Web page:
People Exposed To Low Doses Of Arsenic At Increased Risk For Skin Lesions
Millions of people around the world are exposed to low doses of arsenic through drinking water. Until now, estimates of the health effects associated with low-dose exposure had been based on research from high-dose levels, according to Columbia University's Mailman School of Public Health.
In a study of more than 11,000 people in Bangladesh, research conducted by the Mailman School of Public Health provides evidence that a population exposed to well water with arsenic concentrations of as little as micrograms per liter (ug/l) is at risk for skin lesions. The report, announced on June 13, also concludes that older, male, and thinner participants were more likely to be affected by arsenic exposure.
The Mailman School team of researchers evaluated the relationship between arsenic exposure from drinking water and premalignant skin lesions over the course of three years. Participants were evaluated for arsenic exposure based on well-water arsenic concentration and usage.
"Because of the wide range of arsenic exposure in the study population and the relatively large sample size, we were able to estimate and report dose-response relations even at the very low end of the arsenic exposure range. In particular, arsenic exposure seems to increase the risk of skin lesions at the low end of exposure in this population," said Habibul Ahsan, MD, MMedSc, associate professor and director of the Center for Genetics in Epidemiology in the Department of Epidemiology at the Mailman School of Public Health and principal investigator.
The researchers indicate that a unique opportunity exists in Bangladesh to study chronic arsenic exposure measured at the individual level, because the majority of the population uses a single well as their primary source of drinking water, while, for example, in the United States, people usually drink water from multiple sources. However, up until now even assessments at the individual level were extremely difficult because exposures measurements were from years past or the Bangladeshi population drank water from multiple sources.
Another obvious difference between the rural population of Bangladesh and other studied populations is that this population consumes a large amount of water, as much as 2.5-3 liters per day on average vs. 1 liter in the United States. Moreover, almost 100 percent of the drinking water for this population comes from one or two wells with relatively stable concentrations of arsenic.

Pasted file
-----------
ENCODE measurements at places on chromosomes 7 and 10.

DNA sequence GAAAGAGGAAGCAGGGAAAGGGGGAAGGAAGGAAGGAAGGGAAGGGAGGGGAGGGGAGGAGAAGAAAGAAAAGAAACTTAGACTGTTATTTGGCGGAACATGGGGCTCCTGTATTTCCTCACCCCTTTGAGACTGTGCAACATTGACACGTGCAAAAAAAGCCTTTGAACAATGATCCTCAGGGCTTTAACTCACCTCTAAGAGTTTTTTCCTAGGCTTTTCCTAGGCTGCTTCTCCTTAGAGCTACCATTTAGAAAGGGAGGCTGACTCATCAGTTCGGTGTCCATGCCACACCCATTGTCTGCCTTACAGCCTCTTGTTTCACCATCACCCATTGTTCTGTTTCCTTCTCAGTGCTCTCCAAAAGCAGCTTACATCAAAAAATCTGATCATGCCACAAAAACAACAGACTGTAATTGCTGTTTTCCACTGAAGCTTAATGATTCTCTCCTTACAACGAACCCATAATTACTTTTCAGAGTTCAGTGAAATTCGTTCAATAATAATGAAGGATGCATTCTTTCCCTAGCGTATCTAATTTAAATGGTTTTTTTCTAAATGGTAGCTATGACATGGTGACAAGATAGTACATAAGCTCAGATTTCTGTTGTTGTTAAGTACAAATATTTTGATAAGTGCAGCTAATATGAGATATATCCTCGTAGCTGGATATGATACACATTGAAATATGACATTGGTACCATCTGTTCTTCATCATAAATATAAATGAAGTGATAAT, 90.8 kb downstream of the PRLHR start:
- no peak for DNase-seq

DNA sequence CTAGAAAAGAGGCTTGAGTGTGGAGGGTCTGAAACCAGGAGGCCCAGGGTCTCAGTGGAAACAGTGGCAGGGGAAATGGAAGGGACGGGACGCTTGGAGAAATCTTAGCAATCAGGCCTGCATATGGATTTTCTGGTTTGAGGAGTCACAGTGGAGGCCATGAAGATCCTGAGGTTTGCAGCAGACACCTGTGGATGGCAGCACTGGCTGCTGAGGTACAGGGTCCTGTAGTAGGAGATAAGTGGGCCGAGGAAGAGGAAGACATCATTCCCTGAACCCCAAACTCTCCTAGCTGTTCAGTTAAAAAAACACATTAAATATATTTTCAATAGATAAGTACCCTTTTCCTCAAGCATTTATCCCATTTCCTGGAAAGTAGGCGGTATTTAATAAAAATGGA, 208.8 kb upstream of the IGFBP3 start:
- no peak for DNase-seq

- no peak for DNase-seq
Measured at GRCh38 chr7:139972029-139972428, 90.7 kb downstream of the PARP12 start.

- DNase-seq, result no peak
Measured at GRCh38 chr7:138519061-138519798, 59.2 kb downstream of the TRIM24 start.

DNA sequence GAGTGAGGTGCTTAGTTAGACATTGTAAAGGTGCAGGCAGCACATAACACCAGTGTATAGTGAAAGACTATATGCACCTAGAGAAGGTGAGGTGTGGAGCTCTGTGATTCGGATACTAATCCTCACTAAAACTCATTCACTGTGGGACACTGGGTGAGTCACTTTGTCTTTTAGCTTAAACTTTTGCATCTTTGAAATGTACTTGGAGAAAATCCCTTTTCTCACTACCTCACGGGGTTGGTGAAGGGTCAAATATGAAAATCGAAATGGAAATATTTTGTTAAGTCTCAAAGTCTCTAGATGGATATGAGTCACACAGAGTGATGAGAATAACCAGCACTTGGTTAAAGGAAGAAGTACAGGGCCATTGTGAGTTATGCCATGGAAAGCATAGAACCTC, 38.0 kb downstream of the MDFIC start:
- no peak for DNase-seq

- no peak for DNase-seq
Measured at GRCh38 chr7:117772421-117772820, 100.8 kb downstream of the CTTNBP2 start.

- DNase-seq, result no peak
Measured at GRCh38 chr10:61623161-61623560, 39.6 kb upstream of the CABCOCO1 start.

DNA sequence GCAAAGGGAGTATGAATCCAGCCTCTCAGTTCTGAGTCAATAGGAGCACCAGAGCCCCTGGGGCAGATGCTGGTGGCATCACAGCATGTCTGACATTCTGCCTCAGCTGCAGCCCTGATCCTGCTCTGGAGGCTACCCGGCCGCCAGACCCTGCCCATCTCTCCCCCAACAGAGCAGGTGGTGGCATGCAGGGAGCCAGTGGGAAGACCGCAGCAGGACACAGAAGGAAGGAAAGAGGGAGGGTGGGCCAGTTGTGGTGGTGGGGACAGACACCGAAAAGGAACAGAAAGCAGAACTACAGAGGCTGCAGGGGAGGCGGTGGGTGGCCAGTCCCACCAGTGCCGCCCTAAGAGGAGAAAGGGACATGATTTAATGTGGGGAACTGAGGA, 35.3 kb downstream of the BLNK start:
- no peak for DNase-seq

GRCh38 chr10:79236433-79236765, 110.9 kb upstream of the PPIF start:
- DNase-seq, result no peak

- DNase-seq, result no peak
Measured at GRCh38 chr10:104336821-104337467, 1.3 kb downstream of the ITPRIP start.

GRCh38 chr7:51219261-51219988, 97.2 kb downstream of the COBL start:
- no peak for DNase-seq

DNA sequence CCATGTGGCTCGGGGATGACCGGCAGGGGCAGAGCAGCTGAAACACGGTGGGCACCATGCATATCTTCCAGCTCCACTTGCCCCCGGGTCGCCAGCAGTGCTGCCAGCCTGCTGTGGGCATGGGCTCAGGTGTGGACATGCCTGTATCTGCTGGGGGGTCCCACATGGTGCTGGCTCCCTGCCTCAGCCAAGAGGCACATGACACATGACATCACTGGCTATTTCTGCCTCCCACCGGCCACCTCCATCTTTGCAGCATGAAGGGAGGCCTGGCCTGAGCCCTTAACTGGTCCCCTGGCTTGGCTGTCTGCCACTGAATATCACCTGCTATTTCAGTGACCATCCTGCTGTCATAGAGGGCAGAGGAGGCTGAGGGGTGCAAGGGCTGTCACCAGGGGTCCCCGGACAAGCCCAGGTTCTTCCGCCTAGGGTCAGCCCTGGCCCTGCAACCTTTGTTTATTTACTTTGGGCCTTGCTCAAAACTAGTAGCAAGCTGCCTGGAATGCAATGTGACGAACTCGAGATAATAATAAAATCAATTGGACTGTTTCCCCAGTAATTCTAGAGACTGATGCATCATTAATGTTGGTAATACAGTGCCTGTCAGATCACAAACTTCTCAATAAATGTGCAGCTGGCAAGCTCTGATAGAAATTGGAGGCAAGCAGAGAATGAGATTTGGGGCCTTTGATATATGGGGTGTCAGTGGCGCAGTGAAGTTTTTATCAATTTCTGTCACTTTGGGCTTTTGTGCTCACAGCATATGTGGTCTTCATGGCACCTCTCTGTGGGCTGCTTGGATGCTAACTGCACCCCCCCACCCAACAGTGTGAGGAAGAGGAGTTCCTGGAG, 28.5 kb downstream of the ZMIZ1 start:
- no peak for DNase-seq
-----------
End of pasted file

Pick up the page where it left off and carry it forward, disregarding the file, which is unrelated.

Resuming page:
The team of researchers note that skin lesions were less of a factor in the study for females in the study, and this may be due to the tendency of women in rural Bangladesh tend to cover their bodies more extensively than men. "It also is possible that hormonal and other biologic differences between men and women also could be responsible for part of the gender differences in the skin lesion risks," said Joseph Graziano, Ph.D., Mailman School associate dean for research, professor of Pharmacology & Public Health, and professor of Environmental Health Sciences.
The study also found some evidence that participants with a higher body mass index were at lower risk of skin lesions than participants with a lower body mass index. "Lower body mass index reflects poorer nutritional status in rural Bangladesh, which could directly or indirectly influence the effect of arsenic. In particular, poor nutritional status may be associated with lower intake of the antioxidants, folates, and/or dietary proteins necessary for metabolism and detoxification of arsenic in the body," Ahsan said. "The influence by gender, age and body mass should be considered in future research and policy decisions."
Skin cancer is the most common arsenic-related cancer. Nearly 100 million people in the world are chronically exposed to arsenic and, therefore, are at increased risk of skin and other arsenic-induced cancers.
The most common route of human exposure to arsenic is through ingesting drinking water that is naturally enriched with arsenic. With an estimated 57 million people in Bangladesh having been exposed to high levels of arsenic from drinking water, starting in the 1970s, UNICEF and the Bangladeshi government installed a large number of hand-pumped tube-wells to provide pathogen-free drinking water to the population of Bangladesh.
The study builds on some of the activities developed in coordination with the Superfund Basic Research Program, led by Graziano and funded by the National Institute of Environmental Health Sciences. The primary goal of the program is to elucidate the health effects and geochemistry of arsenic. The work of the Superfund involves studies at four sites in the United States, and also focuses on carcinogenic, reproductive and childhood effects of arsenic exposure in drinking water in Bangladesh.
Mailman School of Public Health: http://www.mailman.hs.columbia.edu
Habibul Ahsan: http://chaos.cpmc.columbia.edu/sphdir/pers.asp?ID=586